Shalom (peaceful hello) from Israel! Fellow Sun Devils and I are nearly half way through our ASU Counter-Terrorism in Israel study abroad program. Time flies by fast when you’re having fun and gaining intellect at the same time! We have been traveling to ancient historical sites, collecting incredible information regarding counter-terrorism, followed by student exercises. Topics include conflict vs. war, terror attack sites and lessons learned, history of Islam and development of fundamental terrorism, security protocols in aviation, intelligence, educational security, and more to come in this next week!
We have been traveling to ancient historical sites, collecting incredible information regarding counter-terrorism, followed by student exercises. Topics include conflict vs. war, terror attack sites and lessons learned, history of Islam and development of fundamental terrorism, security protocols in aviation, intelligence, educational security, and more to come in this next week.
As an ASU Online student, I was nervous to travel across the world with other students I had never met. Almost instantly at the airport, I spotted a fellow Sun Devil. Why? Because of the famous ASU colors. On the plane, more of us came together and met each other on trips to the airplane restroom (when turbulence allowed us). During our 15 hour flight, we weren’t incredibly chatty. After landing, we all came together, and sure enough, most of us are online students! Just about everyone is from a different state in the U.S.
After landing, we all came together, and sure enough, most of us are ASU Online students! Just about everyone is from a different state in the U.S. and flew in from states across the country to Israel.
Being an ASU Online student is no less of a student than being an on campus student; we are just as adventurous, laugh with each other, and roam the beautiful streets of Israel as a big group of ASU study abroad students.
While it may have been nerve wracking at first, it has become an adventure I will never forget, and friends that I will stay in touch with for life.
I’ve grown an understanding of how “whoa-ful” Israel really is. The Jewish, Christians, Hebrews, and Arabs live here because they want to. They do not fear the terrorists/criminals. An elementary school teacher here explained to our group how they are finally taking back their land and operating with strategies that work and will continue to work. The children demonstrated a terrorist attack drill for us Sun Devils. It’s sufficient to say we were blown away (no pun intended).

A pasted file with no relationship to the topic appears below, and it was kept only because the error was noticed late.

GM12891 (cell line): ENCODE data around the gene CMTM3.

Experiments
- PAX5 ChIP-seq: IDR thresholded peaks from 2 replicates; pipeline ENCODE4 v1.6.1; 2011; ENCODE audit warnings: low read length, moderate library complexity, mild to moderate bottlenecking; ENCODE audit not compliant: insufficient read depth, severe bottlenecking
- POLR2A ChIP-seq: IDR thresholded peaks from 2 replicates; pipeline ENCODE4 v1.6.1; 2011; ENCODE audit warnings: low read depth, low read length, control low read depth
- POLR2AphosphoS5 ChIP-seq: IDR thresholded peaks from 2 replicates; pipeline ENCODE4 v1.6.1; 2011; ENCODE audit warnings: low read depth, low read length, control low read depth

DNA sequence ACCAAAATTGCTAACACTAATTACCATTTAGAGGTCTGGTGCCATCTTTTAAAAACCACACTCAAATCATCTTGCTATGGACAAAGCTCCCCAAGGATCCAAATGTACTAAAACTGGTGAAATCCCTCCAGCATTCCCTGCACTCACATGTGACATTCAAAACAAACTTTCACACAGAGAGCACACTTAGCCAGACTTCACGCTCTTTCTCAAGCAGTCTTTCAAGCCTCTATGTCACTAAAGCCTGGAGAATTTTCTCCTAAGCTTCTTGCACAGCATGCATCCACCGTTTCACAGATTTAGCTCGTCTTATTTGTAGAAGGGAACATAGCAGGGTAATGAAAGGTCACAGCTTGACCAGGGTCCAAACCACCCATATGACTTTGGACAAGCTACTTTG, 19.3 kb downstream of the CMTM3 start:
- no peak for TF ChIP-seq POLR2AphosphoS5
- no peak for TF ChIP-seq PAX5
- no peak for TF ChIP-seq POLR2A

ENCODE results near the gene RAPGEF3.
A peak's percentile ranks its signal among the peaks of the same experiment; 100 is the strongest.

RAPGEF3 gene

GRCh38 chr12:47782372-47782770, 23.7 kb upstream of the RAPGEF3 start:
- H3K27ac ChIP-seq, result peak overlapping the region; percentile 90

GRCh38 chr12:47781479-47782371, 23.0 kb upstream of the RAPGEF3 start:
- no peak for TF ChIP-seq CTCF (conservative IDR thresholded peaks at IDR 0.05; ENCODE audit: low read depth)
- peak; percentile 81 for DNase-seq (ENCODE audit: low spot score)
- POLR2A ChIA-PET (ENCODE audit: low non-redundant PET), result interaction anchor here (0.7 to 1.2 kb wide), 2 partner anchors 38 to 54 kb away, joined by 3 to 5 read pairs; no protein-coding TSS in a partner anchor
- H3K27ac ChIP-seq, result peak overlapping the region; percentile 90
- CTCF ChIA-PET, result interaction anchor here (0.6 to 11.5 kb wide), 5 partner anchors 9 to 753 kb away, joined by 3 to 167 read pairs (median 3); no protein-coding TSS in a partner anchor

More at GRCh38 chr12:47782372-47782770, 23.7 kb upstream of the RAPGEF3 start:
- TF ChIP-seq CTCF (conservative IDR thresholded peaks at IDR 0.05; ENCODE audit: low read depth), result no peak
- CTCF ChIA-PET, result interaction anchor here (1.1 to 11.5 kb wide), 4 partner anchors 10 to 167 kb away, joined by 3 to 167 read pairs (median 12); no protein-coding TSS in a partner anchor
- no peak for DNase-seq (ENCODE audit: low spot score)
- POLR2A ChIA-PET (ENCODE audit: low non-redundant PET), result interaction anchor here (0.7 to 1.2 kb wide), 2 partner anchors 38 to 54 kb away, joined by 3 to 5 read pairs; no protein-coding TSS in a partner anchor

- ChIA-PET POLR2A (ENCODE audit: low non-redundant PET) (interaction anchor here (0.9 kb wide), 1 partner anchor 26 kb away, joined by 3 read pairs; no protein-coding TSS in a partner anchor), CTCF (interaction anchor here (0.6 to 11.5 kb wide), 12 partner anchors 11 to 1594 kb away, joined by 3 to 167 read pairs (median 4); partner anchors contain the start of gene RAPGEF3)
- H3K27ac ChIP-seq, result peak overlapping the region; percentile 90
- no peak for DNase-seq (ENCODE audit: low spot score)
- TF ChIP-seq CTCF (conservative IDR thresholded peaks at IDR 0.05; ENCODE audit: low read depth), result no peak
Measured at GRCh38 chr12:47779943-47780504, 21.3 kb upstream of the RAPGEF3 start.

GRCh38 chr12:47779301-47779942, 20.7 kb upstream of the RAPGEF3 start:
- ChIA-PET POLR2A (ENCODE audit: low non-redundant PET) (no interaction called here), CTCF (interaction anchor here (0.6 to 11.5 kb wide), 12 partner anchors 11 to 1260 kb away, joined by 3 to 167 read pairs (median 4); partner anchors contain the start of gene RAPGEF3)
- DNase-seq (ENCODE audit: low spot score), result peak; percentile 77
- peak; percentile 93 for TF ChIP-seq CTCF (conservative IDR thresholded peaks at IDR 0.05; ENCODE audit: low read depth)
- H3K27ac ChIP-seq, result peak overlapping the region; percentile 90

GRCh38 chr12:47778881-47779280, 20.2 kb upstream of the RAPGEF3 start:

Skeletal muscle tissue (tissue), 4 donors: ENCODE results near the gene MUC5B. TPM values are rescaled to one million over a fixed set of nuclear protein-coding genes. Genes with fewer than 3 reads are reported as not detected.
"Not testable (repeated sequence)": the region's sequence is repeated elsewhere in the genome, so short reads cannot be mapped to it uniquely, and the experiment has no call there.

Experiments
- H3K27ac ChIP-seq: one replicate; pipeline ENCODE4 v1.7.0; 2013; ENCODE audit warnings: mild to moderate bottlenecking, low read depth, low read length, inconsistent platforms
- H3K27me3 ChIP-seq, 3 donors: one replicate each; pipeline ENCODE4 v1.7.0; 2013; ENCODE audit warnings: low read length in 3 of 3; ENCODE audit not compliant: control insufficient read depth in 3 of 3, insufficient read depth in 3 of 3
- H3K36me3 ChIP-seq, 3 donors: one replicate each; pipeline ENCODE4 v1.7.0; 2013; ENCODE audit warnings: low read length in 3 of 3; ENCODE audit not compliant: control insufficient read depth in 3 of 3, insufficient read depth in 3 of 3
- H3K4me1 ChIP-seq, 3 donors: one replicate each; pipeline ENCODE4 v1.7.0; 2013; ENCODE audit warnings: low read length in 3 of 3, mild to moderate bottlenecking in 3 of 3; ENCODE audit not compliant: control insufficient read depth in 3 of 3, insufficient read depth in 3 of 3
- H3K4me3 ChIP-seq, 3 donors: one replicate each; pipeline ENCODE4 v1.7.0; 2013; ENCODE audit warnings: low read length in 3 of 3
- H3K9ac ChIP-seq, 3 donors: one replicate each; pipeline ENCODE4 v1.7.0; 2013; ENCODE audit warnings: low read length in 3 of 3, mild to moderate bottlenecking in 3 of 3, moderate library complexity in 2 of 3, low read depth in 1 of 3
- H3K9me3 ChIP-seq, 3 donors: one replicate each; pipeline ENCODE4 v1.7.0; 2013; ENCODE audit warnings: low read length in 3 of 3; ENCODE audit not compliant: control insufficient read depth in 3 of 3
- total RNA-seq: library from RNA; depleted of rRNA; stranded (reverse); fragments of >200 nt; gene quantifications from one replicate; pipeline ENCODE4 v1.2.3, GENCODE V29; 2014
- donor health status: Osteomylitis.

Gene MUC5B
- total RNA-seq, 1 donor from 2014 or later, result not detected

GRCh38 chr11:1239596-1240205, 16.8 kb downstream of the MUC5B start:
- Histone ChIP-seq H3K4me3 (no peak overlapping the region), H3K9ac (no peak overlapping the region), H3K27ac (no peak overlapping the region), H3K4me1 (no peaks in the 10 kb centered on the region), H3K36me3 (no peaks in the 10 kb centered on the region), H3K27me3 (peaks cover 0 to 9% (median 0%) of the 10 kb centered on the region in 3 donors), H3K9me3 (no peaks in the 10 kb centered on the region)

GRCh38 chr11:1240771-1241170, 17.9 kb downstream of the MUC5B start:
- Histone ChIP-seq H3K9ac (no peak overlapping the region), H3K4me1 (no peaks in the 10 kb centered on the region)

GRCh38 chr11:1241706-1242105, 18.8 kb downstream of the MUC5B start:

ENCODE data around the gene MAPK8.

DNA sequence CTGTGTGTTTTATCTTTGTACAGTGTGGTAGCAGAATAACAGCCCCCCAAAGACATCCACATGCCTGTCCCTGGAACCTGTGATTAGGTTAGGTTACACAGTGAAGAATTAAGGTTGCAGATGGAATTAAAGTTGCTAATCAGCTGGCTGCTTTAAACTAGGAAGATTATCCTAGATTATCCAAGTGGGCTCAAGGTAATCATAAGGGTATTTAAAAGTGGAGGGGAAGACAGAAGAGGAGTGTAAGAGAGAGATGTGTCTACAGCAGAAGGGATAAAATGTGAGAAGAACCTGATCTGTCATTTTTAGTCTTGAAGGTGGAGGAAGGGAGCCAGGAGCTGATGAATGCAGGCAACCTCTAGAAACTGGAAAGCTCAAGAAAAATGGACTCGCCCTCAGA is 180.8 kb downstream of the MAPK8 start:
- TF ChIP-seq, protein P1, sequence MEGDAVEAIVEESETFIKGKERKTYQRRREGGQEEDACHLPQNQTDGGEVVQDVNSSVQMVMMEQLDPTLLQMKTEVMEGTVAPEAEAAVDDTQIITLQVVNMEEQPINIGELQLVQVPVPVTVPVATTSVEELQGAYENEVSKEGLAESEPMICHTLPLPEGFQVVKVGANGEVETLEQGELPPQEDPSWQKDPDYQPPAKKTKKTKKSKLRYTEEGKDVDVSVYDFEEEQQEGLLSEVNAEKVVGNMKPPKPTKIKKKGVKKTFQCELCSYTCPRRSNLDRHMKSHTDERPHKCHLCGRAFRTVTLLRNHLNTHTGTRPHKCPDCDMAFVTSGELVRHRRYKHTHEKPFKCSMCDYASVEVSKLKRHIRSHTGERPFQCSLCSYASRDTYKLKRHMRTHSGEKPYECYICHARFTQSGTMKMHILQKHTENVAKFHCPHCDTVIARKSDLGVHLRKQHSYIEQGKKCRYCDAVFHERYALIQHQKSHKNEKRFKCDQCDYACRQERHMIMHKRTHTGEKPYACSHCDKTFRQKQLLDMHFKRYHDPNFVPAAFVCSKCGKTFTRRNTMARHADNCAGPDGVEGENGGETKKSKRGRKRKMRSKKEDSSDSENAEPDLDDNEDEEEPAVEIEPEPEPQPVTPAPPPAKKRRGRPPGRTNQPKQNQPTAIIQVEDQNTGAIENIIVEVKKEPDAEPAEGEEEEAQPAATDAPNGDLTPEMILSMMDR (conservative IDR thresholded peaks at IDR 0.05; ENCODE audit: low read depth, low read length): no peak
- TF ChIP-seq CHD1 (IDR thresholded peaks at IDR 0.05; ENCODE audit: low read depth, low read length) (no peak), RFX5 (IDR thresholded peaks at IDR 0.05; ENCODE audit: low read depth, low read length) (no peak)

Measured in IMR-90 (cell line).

Last weekend was Shabbat, which is a Jewish day of rest and joyfulness. I was very excited to say, Shabbat Shalom, several times. Students learned on this day that elevators stop on every floor, and no kosher food is served. I chose to take the stairs.
So far, we’ve had the euphoric experience of visiting:
- The Qumran: an archaeological site on a dry plateau close to the Dead Sea that is best known for its caves where the Dead Sea scrolls. It’s also known for its very ancient Jewish texts. We spotted a few pretty massive sink holes on the way to this site. Oh, did I mention we rode a camel, too? Sun Devil camel rides!
- The Masada: In the ancient past (notice how often “ancient” is used?), Herod the Great built a palace in 35 BCE. In order to see the Masada, we had to squeeze into a cable car and ride to the top of an isolated rock plateau overlooking the Dead Sea.
- The Dead Sea: It’s called “dead” for a reason; nothing lives in this water due to hypersaline. While it might be called the Dead Sea, we felt so alive floating in the water and rubbing the mud all over our face and bodies for its cosmetic and health benefits.
- Terror attack sites around Jerusalem and how Israel has greatly learned from these tragic events.
- Mahaneh Jehuda Market: my goodness, so many healthy, natural foods! (While it is incredibly crowded in small alleys)
- The Old City of Jerusalem where critical conflicts occurred in the 4 quarters: the Jewish Quarter, the Christian Quarter, the Armenian Quarter, and the Muslim Quarter. They’re divided in culture, historically, and religiously.
The holy sites:
The Western Wall: prayers are written, folded, and left everywhere on the wall. After the Sun Devil ladies and I touched the wall, we had to walk backward and be sure not to turn our backs to the wall. We also had to cover our bodies symbolizing respect.
- Dome of the Rock: the oldest Islamic shrine with a breathtaking gold top and colorful, designed body.
- The Via Dolorosa: the street Jesus walked on to his crucifixion.
- The Holy Sepulcher: the most sacred site in Christendom.
- Garden of Gethsemane: the garden where Jesus prayed before being taken to his crucifixion.
- Church of the Sepulchre of Saint Mary, the burial point of Jesus’ mother, Mary.
So far, it’s been a life-changing experience, and with much appreciation. I look forward to more of our journeys!